Clean Water Action and Clean Water Fund have found large problems with SDWA and how the Act protects drinking water from certain oil and gas and uranium mining activities. A groundbreaking report and a white paper, released in January 2015, explores two SDWA programs - the Aquifer Exemption Program and the Under Injection Control Class II Program.
This is the second in a series of white papers that illustarate the importance of Putting Drinking Water First. Read the first paper here.
Recent incidents of widespread drinking water service disruption have drawn attention to the importance of protecting drinking water sources from contamination.
A long overdue proposal to protect most streams and wetlands, released by the Obama administration in March 2014, will ensure that the drinking water for nearly one third of all Americans is no longer at risk of pollution. Make sure your voice is heard today! President Obama and the Environmental Protection Agency need to know that you want to protect our water!
It’s pretty simple - all water is connected. Even kids understand that. The health of our rivers, lakes, and bays depend on the streams and wetlands that flow into them. The health of our nation’s rivers, lakes, and bays depends on the network of small streams and wetlands that flow into them. Tell EPA and the Army Corps that you support the proposal to #ProtectCleanWater today. (You will be redirected to Clean Water Action)
For Immediate Release
June 2, 2014
Washington – Today the Obama administration announced carbon pollution standards for the nation’s existing power plants. These landmark safeguards for public health, the environment, and climate are the biggest step forward in our fight against climate change. Americans from Boston to Minneapolis to Oakland have been calling for this step for years. Clean Water Action welcomes the new proposal and will mobilize our more than one million members to support President Obama’s proposal.
Bob Wendelgass, Clean Water Action President and CEO released this statement
As the president said in June 2013, we "don't have time for a meeting of the Flat Earth Society". We couldn't agree more. President Obama also asked if we have "the courage to act before it's too late". We think we do and that's why Clean Water Action and our million members are committed to working with the president, with Congress and State Legislatures...with anyone who is willing to join us to combat climate change before it's too late.
The new Showtime series,Years of Living Dangerously brings the storyof Climate Change home in ways that everyone can understand and share. It debuts on April 13th. Catch a sneak preview of the first episode right here.
On Wednesday, May 27, the Obama Administration finalized the Clean Water Rule. This is a historic week - streams and wetlands that we are risk on May 26 are protected today!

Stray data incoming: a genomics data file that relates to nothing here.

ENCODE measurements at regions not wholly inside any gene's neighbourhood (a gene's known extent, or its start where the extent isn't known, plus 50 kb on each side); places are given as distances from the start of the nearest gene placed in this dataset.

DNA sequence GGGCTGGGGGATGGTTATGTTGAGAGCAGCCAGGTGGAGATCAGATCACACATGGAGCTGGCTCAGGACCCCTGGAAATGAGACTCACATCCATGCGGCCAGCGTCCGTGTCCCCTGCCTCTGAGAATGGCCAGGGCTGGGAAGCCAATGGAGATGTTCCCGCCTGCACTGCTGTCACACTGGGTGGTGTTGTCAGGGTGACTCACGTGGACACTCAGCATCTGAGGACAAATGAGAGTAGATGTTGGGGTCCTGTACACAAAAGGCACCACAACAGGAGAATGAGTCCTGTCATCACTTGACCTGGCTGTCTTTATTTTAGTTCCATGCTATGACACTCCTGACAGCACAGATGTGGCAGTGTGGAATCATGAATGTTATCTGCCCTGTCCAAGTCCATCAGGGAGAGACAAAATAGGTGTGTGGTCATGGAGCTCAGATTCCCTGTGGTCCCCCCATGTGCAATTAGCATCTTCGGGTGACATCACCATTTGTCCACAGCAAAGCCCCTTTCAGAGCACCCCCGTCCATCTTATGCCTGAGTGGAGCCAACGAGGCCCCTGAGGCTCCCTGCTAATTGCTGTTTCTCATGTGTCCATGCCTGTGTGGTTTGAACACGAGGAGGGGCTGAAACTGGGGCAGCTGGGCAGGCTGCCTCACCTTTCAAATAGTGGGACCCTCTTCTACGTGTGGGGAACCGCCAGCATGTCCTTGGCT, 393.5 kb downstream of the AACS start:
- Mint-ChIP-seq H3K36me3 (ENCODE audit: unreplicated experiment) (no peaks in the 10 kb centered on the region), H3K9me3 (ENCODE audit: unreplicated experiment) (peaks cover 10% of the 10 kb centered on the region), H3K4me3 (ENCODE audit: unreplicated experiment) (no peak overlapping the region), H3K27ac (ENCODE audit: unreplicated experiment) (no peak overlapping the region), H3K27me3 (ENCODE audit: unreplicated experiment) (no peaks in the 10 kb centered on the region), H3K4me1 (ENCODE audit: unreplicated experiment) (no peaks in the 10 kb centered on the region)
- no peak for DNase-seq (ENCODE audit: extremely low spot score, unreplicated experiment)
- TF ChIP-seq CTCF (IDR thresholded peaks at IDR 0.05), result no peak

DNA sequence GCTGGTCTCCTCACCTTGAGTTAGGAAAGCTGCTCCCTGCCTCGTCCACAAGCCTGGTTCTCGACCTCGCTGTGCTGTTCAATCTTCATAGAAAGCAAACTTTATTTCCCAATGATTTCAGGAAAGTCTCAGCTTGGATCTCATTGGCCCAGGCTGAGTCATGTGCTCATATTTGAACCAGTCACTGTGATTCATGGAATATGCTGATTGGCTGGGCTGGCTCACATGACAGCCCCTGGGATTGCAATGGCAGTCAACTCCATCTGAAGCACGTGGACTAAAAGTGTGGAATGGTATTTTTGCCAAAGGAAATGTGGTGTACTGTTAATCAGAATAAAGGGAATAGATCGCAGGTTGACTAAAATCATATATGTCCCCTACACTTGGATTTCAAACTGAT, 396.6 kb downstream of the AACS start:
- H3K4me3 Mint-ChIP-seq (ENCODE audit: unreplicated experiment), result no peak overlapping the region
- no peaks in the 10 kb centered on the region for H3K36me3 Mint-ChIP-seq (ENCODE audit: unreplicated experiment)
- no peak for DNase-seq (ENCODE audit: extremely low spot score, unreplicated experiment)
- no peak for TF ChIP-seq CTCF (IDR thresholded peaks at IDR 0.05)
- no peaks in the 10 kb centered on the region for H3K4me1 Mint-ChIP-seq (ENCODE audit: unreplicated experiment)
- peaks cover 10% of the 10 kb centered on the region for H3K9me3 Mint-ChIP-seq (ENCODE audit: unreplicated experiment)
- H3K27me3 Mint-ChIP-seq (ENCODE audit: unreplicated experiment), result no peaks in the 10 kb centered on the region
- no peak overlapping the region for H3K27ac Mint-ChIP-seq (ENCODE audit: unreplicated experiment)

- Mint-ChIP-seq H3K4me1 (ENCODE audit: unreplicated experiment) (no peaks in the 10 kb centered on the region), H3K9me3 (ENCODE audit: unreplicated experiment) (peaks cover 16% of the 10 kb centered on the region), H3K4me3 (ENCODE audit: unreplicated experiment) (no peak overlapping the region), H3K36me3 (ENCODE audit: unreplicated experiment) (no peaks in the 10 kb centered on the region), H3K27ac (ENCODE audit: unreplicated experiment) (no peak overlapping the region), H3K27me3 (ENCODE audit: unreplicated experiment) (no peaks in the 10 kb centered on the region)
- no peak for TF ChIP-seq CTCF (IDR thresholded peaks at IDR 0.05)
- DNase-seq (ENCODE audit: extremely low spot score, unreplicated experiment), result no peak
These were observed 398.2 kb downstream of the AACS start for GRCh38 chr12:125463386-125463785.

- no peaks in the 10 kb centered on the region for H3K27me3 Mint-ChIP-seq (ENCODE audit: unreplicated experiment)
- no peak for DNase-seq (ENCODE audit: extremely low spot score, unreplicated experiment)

We're reviewing the final Clean Water Rule right now and will have more in-depth information soon. In the meantime, please check out these press statements, actions, and blog posts:
A long overdue proposal to protect most streams and wetlands, released by the Obama administration in March 2014, will ensure that the drinking water for nearly one third of all Americans is no longer at risk of pollution.
Long-time friends, Congressional champions, loyal members and volunteers, Board leaders, allies and former staff gathered in Washington, DC last fall as part of a year of celebrations marking the Clean Water Act’s 40th anniversary. We put together an abbreviated list of Clean Water Fund and Clean Water Action’s accomplishments for that event, but our best years are by no means behind us.
In fact, 2012 and 2013 have brought many additional important victories for our health and
environment. Our environmental health coalition won new laws in Minnesota to protect infants and children from formaldehyde and BPA. We’ve advanced water conservation in Texas with a new law preventing homeowner associations from banning water efficient landscaping. We’ve helped dozens of cities and towns in California to ban plastic bags and/or foam foodware. Plans for two proposed new coal-burning power plants in Michigan have been scrapped, creating new opportunities for renewable energy and economic growth. And that’s just some of what we’ve accomplished together in the past two years.
Clean Water Action’s analysis of supporting documents for the Environmental Protection Agency’s (EPA) Proposed Effluent Limitations Guidelines and Standards for the Steam Electric Power Generating Point Source Category confirms that power plant discharges to surface water often include contaminants that experts consider to be “contaminants of concern” when found in drinking water. For example, arsenic, lead, selenium and mercury are all commonly found in power plant discharges to water, and all are contaminants of long-standing concern in drinking water.